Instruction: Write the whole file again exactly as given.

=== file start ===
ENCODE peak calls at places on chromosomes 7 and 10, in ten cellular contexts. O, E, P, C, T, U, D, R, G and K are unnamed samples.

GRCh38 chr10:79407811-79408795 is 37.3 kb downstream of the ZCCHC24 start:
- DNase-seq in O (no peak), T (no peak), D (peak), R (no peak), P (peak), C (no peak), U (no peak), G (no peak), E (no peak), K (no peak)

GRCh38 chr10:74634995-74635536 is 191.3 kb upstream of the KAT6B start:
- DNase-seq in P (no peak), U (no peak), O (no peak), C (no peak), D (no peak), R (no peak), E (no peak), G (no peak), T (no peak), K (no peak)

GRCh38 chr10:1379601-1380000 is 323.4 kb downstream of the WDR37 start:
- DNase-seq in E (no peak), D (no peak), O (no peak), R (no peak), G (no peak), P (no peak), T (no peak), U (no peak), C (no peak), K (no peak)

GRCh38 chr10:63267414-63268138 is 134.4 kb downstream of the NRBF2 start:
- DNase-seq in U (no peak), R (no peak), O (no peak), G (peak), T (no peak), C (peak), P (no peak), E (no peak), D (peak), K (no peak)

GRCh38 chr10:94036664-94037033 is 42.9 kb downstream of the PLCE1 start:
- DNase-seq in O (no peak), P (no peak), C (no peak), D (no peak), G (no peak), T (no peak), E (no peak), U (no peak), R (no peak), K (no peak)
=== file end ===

ENCODE peak calls at places on chromosomes 7 and 10, in ten cellular contexts. O, E, P, C, T, U, D, R, G and K are unnamed samples.

GRCh38 chr10:79407811-79408795 is 37.3 kb downstream of the ZCCHC24 start:
- DNase-seq in O (no peak), T (no peak), D (peak), R (no peak), P (peak), C (no peak), U (no peak), G (no peak), E (no peak), K (no peak)

GRCh38 chr10:74634995-74635536 is 191.3 kb upstream of the KAT6B start:
- DNase-seq in P (no peak), U (no peak), O (no peak), C (no peak), D (no peak), R (no peak), E (no peak), G (no peak), T (no peak), K (no peak)

GRCh38 chr10:1379601-1380000 is 323.4 kb downstream of the WDR37 start:
- DNase-seq in E (no peak), D (no peak), O (no peak), R (no peak), G (no peak), P (no peak), T (no peak), U (no peak), C (no peak), K (no peak)

GRCh38 chr10:63267414-63268138 is 134.4 kb downstream of the NRBF2 start:
- DNase-seq in U (no peak), R (no peak), O (no peak), G (peak), T (no peak), C (peak), P (no peak), E (no peak), D (peak), K (no peak)

GRCh38 chr10:94036664-94037033 is 42.9 kb downstream of the PLCE1 start:
- DNase-seq in O (no peak), P (no peak), C (no peak), D (no peak), G (no peak), T (no peak), E (no peak), U (no peak), R (no peak), K (no peak)